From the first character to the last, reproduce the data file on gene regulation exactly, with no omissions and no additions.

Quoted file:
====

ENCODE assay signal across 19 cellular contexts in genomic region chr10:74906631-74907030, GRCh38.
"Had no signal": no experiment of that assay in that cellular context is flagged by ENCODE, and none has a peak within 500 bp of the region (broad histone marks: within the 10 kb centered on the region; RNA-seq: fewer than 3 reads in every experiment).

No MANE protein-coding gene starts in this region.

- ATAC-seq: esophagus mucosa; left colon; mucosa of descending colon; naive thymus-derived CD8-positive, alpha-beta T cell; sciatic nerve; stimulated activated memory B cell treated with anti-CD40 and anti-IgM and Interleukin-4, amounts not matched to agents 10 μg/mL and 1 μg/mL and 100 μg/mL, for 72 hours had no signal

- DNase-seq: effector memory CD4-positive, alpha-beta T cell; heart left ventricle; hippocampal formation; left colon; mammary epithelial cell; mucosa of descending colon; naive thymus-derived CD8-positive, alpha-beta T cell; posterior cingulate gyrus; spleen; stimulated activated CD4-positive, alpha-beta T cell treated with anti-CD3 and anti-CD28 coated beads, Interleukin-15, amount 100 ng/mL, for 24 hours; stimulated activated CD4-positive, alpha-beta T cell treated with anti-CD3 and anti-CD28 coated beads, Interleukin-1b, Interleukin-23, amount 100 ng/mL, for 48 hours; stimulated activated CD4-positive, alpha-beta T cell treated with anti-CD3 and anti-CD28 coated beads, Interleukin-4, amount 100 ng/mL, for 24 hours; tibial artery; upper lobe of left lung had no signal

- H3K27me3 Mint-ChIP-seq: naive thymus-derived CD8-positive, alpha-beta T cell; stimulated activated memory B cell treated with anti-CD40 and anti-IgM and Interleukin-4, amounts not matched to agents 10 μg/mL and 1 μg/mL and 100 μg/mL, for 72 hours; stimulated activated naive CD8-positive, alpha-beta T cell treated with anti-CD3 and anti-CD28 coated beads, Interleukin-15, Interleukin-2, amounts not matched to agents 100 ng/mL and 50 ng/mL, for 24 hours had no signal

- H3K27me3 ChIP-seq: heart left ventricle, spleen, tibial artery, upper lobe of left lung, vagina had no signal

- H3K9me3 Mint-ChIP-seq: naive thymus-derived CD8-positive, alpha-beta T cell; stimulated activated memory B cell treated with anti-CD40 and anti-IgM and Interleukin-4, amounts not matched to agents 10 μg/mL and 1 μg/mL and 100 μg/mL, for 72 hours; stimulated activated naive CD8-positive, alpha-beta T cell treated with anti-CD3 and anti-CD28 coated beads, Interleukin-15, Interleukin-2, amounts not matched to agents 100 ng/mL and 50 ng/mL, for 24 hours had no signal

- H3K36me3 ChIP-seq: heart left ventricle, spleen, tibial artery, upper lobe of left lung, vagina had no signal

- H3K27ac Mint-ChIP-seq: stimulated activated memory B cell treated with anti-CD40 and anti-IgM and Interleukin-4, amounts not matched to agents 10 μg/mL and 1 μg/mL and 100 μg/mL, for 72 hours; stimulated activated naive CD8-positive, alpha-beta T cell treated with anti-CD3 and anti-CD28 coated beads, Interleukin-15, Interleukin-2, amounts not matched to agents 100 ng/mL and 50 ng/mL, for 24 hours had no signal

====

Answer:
ENCODE assay signal across 19 cellular contexts in genomic region chr10:74906631-74907030, GRCh38.
"Had no signal": no experiment of that assay in that cellular context is flagged by ENCODE, and none has a peak within 500 bp of the region (broad histone marks: within the 10 kb centered on the region; RNA-seq: fewer than 3 reads in every experiment).

No MANE protein-coding gene starts in this region.

- ATAC-seq: esophagus mucosa; left colon; mucosa of descending colon; naive thymus-derived CD8-positive, alpha-beta T cell; sciatic nerve; stimulated activated memory B cell treated with anti-CD40 and anti-IgM and Interleukin-4, amounts not matched to agents 10 μg/mL and 1 μg/mL and 100 μg/mL, for 72 hours had no signal

- DNase-seq: effector memory CD4-positive, alpha-beta T cell; heart left ventricle; hippocampal formation; left colon; mammary epithelial cell; mucosa of descending colon; naive thymus-derived CD8-positive, alpha-beta T cell; posterior cingulate gyrus; spleen; stimulated activated CD4-positive, alpha-beta T cell treated with anti-CD3 and anti-CD28 coated beads, Interleukin-15, amount 100 ng/mL, for 24 hours; stimulated activated CD4-positive, alpha-beta T cell treated with anti-CD3 and anti-CD28 coated beads, Interleukin-1b, Interleukin-23, amount 100 ng/mL, for 48 hours; stimulated activated CD4-positive, alpha-beta T cell treated with anti-CD3 and anti-CD28 coated beads, Interleukin-4, amount 100 ng/mL, for 24 hours; tibial artery; upper lobe of left lung had no signal

- H3K27me3 Mint-ChIP-seq: naive thymus-derived CD8-positive, alpha-beta T cell; stimulated activated memory B cell treated with anti-CD40 and anti-IgM and Interleukin-4, amounts not matched to agents 10 μg/mL and 1 μg/mL and 100 μg/mL, for 72 hours; stimulated activated naive CD8-positive, alpha-beta T cell treated with anti-CD3 and anti-CD28 coated beads, Interleukin-15, Interleukin-2, amounts not matched to agents 100 ng/mL and 50 ng/mL, for 24 hours had no signal

- H3K27me3 ChIP-seq: heart left ventricle, spleen, tibial artery, upper lobe of left lung, vagina had no signal

- H3K9me3 Mint-ChIP-seq: naive thymus-derived CD8-positive, alpha-beta T cell; stimulated activated memory B cell treated with anti-CD40 and anti-IgM and Interleukin-4, amounts not matched to agents 10 μg/mL and 1 μg/mL and 100 μg/mL, for 72 hours; stimulated activated naive CD8-positive, alpha-beta T cell treated with anti-CD3 and anti-CD28 coated beads, Interleukin-15, Interleukin-2, amounts not matched to agents 100 ng/mL and 50 ng/mL, for 24 hours had no signal

- H3K36me3 ChIP-seq: heart left ventricle, spleen, tibial artery, upper lobe of left lung, vagina had no signal

- H3K27ac Mint-ChIP-seq: stimulated activated memory B cell treated with anti-CD40 and anti-IgM and Interleukin-4, amounts not matched to agents 10 μg/mL and 1 μg/mL and 100 μg/mL, for 72 hours; stimulated activated naive CD8-positive, alpha-beta T cell treated with anti-CD3 and anti-CD28 coated beads, Interleukin-15, Interleukin-2, amounts not matched to agents 100 ng/mL and 50 ng/mL, for 24 hours had no signal